New tourism slogan is flush with potential
If tourism officials wanted to get people talking about their new slogan, "When You Go You Know," they have succeeded brilliantly.
The intrigue: Most of the response — at least on our social media — is focused on what seems like a bathroom joke, with the yellow-tinted "GO" hovering above Lake Michigan.
What they're saying: "With the campaign, we are illustrating the emotional and transformative impact our city can have on visitors," the CEO of Choose Chicago told the Tribune.
- As for the urine implication, a spokesperson said it was not intentional but that tourism officials have seen the jokes. "We appreciate everyone's good humor ... there's a reason why Chicago has such a great comedy scene."
Of note: The city recently announced some seriously good tourism news.
- We hosted 30.7 million visitors in 2021, an 86% increase over 2020.
- Tourism-related employment returned to 60% of pre-pandemic levels, generating $1.3 billion in 2021 tax revenue.
- Local hotel tax revenue reached $127.2 million, a 163% increase over 2020, and the average occupancy rate was 43%, a 63% increase.
Quick takes: Here's what our social media followers have to say about the new slogan:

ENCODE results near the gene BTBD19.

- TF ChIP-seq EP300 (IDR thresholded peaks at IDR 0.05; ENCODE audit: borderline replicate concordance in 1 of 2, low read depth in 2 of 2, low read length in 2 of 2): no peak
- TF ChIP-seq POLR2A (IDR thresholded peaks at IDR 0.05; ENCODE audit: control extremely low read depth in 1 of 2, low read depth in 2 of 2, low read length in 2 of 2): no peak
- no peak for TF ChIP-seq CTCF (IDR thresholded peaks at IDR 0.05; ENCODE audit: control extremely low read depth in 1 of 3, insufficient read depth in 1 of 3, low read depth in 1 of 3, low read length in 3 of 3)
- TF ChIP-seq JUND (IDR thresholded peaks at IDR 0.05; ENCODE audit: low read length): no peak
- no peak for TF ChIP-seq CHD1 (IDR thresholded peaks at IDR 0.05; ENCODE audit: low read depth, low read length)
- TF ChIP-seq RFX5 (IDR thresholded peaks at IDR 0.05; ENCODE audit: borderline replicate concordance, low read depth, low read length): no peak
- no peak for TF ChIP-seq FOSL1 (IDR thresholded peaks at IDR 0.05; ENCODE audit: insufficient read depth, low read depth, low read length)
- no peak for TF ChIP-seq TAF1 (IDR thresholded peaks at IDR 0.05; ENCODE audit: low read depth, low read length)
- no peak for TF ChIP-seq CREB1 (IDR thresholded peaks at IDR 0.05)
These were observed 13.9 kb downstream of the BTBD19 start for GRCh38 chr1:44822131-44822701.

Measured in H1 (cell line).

- Shane M.: "No. 1? I thought we were the No. 2 city."
- Erika C.: "It should be, 'When you know, you GO.'"
- Tom M.: "Chicago: When ya gotta go, ya gotta go."
- Kevin W.: "The agency was certainly a whiz at slogans."
- Jean I.: "The typography used for 'Chicago' is interesting. But the slogan is a wee bit bland."
- JW4Progress: "You know urine Chicago when urine an 'L' train."
- Brian C.: "Chicago: When You Need to Do No. 1."
- Russ K.: "'Poop in the Loop' is sure to follow."
- J.B.: "Oh no, why would they choose yellow :("
- Mary R.: "I'm not a fan of the campaign at all. I want to know how much $$$ was spent on this. It's better than the 'Chicago Not in Chicago' — but barely. Come on, Chicago leaders. This is juvenile."
- Ti-Jah: "Dear Dave Matthews Band, how do we begin?"
- Mark L.: "Urine for a treat when you visit."
- William H.: "Chicago may be an American city, but they sound more like European."
- Mike P.: "How about, 'Enjoy the Go!'"
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